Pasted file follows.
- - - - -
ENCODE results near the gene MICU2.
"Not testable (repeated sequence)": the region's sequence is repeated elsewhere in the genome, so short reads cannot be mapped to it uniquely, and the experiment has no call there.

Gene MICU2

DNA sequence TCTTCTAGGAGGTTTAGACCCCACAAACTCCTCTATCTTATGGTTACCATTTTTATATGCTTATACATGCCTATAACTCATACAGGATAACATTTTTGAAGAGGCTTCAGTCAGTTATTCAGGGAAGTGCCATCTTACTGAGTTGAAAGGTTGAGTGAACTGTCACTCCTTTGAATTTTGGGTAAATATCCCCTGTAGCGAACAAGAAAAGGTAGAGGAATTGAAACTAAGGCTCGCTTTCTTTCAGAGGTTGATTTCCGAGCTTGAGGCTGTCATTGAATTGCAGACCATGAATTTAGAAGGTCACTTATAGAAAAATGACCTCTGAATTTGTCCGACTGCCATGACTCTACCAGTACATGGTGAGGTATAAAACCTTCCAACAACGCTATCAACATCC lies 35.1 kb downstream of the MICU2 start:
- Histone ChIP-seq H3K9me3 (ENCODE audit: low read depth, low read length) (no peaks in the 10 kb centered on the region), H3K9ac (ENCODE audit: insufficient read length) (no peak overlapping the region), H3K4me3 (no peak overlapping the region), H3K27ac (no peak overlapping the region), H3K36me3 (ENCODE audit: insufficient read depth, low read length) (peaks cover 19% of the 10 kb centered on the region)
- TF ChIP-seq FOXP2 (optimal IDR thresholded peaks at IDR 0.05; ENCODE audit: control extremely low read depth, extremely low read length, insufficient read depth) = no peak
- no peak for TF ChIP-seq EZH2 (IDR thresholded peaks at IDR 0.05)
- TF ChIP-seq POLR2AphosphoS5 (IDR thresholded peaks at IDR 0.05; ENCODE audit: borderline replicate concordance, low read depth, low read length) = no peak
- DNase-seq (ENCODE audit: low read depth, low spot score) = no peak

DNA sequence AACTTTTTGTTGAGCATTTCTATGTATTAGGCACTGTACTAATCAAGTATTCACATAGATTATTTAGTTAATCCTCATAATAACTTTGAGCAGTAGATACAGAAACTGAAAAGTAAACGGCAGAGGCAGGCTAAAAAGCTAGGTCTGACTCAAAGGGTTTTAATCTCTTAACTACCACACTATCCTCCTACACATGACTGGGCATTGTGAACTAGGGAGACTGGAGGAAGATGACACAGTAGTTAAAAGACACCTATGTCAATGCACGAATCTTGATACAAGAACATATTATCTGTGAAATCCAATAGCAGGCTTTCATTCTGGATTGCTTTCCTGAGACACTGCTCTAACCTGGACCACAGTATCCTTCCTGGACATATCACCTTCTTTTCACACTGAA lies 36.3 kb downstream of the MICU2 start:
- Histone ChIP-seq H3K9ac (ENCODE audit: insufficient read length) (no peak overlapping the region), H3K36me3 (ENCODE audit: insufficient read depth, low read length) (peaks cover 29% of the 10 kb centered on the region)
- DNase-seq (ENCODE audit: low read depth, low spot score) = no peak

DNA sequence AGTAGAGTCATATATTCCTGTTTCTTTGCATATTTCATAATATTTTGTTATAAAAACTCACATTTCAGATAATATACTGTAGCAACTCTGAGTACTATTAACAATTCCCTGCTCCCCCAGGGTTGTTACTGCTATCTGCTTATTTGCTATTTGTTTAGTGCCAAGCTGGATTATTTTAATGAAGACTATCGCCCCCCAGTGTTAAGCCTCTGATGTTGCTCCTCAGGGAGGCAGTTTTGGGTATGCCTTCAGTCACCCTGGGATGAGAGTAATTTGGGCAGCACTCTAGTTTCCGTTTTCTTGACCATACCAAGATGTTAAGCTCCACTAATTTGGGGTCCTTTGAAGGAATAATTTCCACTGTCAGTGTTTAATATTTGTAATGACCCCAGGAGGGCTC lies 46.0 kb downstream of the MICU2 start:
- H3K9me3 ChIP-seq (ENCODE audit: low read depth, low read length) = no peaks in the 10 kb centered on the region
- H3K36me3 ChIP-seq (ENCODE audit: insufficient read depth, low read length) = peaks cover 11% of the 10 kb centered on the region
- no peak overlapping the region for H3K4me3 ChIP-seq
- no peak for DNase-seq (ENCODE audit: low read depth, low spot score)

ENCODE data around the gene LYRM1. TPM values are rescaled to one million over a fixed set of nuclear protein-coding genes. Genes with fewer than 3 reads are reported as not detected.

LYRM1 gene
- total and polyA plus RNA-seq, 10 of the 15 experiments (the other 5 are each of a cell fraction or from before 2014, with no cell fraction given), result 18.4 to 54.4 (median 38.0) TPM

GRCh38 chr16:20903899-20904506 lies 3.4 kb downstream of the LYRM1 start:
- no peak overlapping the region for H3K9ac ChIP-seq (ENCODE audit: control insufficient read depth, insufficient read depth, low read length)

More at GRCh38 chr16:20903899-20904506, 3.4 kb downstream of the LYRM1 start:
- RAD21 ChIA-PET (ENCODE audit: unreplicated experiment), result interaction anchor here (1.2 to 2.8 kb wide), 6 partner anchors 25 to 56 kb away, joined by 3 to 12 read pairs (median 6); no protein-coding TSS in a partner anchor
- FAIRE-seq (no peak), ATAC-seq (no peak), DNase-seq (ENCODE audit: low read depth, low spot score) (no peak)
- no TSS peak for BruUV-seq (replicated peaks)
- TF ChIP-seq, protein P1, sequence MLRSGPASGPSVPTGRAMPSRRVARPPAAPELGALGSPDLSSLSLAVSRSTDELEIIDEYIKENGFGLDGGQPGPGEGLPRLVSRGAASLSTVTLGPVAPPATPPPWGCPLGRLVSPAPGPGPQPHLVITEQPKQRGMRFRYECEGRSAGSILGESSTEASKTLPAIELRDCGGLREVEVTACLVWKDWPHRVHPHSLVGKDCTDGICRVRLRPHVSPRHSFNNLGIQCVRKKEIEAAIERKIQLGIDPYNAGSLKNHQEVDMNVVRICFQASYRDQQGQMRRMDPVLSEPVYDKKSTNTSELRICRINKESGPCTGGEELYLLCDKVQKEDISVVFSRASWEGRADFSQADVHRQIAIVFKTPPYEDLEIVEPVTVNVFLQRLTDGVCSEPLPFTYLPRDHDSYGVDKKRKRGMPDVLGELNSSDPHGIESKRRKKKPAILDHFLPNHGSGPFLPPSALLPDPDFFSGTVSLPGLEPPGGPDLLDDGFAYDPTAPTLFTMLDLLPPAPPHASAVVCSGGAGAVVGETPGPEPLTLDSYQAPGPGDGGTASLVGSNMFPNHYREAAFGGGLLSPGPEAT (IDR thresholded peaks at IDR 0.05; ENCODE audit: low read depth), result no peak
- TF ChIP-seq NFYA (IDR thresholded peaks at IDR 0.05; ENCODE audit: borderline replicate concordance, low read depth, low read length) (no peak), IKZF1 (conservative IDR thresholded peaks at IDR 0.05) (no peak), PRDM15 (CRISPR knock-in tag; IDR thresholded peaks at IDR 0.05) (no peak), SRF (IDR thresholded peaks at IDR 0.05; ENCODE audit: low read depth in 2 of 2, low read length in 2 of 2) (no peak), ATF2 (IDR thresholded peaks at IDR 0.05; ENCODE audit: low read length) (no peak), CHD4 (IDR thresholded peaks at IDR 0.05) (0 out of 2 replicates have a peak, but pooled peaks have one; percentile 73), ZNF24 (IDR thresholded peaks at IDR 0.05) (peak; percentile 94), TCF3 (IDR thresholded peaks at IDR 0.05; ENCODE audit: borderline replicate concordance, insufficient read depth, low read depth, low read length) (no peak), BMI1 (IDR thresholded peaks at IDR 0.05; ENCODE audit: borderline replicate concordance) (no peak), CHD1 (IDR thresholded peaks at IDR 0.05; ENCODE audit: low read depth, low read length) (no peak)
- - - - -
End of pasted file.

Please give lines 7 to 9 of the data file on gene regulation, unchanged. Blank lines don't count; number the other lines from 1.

- no peak for TF ChIP-seq EZH2 (IDR thresholded peaks at IDR 0.05)
- TF ChIP-seq POLR2AphosphoS5 (IDR thresholded peaks at IDR 0.05; ENCODE audit: borderline replicate concordance, low read depth, low read length) = no peak
- DNase-seq (ENCODE audit: low read depth, low spot score) = no peak